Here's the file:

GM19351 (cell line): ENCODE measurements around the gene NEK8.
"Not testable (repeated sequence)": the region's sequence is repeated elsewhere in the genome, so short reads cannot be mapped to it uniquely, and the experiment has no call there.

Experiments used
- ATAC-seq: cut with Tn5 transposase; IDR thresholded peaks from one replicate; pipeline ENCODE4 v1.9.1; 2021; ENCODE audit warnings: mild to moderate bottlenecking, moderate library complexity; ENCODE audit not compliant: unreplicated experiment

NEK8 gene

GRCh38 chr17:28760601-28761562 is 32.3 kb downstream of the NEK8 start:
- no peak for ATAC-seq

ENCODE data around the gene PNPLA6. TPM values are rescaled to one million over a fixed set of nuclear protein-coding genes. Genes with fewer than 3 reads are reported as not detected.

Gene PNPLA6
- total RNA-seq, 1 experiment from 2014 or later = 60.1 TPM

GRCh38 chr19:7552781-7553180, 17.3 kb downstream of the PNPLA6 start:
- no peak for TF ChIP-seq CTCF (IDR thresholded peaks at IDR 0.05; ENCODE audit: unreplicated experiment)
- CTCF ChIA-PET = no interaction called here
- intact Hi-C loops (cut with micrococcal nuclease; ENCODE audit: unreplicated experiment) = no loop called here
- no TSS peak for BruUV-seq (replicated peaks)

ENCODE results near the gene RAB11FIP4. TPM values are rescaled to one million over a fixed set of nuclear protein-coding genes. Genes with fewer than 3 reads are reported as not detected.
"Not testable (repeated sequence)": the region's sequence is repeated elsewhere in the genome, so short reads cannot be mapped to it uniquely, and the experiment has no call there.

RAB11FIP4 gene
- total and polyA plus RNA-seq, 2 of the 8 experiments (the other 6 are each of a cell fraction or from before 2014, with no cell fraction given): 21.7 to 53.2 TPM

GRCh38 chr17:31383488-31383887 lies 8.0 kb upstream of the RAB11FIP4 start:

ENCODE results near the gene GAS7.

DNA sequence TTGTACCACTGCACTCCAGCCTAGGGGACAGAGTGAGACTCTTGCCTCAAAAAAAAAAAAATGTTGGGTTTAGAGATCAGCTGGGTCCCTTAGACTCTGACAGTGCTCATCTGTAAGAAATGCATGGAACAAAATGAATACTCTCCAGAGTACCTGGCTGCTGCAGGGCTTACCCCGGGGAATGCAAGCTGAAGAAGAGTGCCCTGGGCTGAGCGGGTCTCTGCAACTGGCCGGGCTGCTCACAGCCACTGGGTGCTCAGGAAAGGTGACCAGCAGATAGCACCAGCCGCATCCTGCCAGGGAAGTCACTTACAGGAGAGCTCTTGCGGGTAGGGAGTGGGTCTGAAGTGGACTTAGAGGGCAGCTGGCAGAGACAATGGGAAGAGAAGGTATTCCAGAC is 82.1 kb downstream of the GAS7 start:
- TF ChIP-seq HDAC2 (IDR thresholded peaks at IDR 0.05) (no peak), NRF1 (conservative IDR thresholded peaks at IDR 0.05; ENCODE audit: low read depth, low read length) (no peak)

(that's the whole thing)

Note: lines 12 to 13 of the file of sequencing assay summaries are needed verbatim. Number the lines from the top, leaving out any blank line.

- no peak for TF ChIP-seq CTCF (IDR thresholded peaks at IDR 0.05; ENCODE audit: unreplicated experiment)
- CTCF ChIA-PET = no interaction called here